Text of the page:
Landscaping with Natives
Landscaping with Natives is Florida Smart!
Native plants are critical for supporting native birds and butterflies. The right plant in the right place will protect our water resources.
The way we manage our landsapes, whether at a personal level (yards), at a community level (parks, public buildings), or regional (natural areas and restoration areas) makes a difference.
FNPS advocates the use of natives in our landscapes for multiple reasons: conservation of water, maintenance and improvement of water quality, honoring our heritage, and providing habitat for pollinators and wildlife.
Pollinators and other insects are incredibly dependent on native plants. Birds, in turn, are almost all dependent on insects especially as food for young chicks. Even species that we think of as vegetarians, such as hummingbirds, need insects as a critical part of their diets. Research is showing that even relatively small areas with natives can bring butterflies and birds to urban neighborhoods.
We all depend on water. We want adequate water in our lakes and streams and springs. Landscaping with species that do not need supplemental water protects our lakes, streams, and springs. Indirectly, it protects our drinking water supplies. FNPS recommends planting based on "right plant, right place" and we provide information on native plants that will be appropriate to specific site conditions.
We also want clean water. FNPS advocates minimizing fertilizer use. As a generality, most Florida soils are naturally low in nutrients, and the plants that are found naturally in those soils generally need little or no supplemental fertilizer. By contrast, plants most easily purchased from bulk sale nurseries are chosen by the growers largely for fast growth to meet their volume needs. Such plants are those adapted to fast growth and tend to need more water and nutrients than generally available in Florida soils. Planting native plants is a good way to get plants that won't need heavy fertilization to be attractive, grow, or flower.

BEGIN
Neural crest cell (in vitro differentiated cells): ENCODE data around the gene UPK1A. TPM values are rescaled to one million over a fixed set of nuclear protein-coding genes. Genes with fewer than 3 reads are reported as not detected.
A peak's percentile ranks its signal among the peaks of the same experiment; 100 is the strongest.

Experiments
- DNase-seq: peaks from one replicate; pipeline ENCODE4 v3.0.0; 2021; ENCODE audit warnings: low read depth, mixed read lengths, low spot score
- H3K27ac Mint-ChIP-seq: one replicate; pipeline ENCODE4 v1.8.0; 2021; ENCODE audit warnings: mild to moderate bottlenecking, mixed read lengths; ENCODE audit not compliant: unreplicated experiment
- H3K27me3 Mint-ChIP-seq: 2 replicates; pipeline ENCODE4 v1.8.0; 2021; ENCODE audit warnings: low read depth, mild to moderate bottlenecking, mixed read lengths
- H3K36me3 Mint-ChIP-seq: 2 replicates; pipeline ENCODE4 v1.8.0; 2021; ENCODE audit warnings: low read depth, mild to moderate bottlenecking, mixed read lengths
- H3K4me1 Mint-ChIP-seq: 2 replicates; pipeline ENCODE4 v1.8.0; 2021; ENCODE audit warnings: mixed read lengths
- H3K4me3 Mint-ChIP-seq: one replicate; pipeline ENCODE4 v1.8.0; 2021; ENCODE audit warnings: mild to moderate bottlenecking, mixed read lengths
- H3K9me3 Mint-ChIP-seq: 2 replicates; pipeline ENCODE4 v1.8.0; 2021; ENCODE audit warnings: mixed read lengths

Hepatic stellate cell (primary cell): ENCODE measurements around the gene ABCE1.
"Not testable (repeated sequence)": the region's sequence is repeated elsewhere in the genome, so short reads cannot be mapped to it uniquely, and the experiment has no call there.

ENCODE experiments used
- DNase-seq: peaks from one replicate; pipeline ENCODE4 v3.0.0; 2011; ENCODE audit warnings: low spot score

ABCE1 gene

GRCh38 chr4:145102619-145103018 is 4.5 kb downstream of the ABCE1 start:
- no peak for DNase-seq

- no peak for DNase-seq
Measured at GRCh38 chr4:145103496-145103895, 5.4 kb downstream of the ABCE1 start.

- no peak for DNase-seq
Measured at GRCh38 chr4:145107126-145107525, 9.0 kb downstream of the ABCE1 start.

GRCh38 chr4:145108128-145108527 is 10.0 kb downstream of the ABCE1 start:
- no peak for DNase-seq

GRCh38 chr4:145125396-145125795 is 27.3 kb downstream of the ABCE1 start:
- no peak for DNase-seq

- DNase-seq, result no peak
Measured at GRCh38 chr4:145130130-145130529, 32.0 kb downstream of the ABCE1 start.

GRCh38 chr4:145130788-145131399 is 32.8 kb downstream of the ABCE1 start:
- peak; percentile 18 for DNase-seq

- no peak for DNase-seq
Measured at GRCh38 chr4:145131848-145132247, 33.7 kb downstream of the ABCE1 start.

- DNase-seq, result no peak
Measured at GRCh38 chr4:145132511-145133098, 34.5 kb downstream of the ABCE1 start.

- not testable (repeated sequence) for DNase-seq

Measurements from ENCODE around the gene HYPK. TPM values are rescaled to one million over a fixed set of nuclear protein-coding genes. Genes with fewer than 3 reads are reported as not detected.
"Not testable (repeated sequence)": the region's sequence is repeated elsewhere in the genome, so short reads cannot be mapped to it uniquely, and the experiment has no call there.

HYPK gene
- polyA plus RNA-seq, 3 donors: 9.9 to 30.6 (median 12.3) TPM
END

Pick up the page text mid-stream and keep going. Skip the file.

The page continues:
FNPS provides support for proper landscaping through rewarding those who create beautiful native landscapes, providing guidance, and encourages landscaping ordinances that encourage wise use of resources.
FNPS provides awards for the best examples of the use of natives in landscaping.
In recent years, awards have been given for
- Residental yards
- Transportation-related landscaping
- Commercial landscaping
- Butterfly gardens
- Restoration Areas
Award criteria are described, and instructions for applying can be found on our awards and grants page.
A full list of award winners since 2005 is on this website (see the menu to the left).
Older awards can be found in Palmetto articles.
FNPS provides educational materials on the growing of native plants. Some of these materials are found on this website. Check out our Landscaping Plants for Your Area feature.
Many chapter newsletters feature a native plant in a landscape setting in each issue. Find your chapter's website on our Chapters page -- the newsletter, if in pdf form, is typically in the chapter's website.
Alternatives borchures, selected native plant profiles, coloring book pages for children, and other plant information can be found on our Downloadable Documents page.
FNPS and its chapters hold native plant sales. FNPS has an annual sale during the annual conference. Chapters hold plant sales throughout the year. Both chapters and FNPS support the annual publication of the Florida Association of Native Nurseres' Plant Real Florida document which provides contact information for retail native nurseries throughout Florida.
FNPS has created a model landscape ordinance intended to assist communities in developing local ordinances that will encourage use of native plants in the urban landscape, conserve water, and honor the natural heritage of Florida.
Some of our chapters sponsor garden tours. At least one garden tour is typically available as an annual conference field trip. These are wonderful ways to see what our members are doing to create nature-friendly landscapes. Look for tour announcements on the FNPS calendar, on the chapter websites, and in their social media.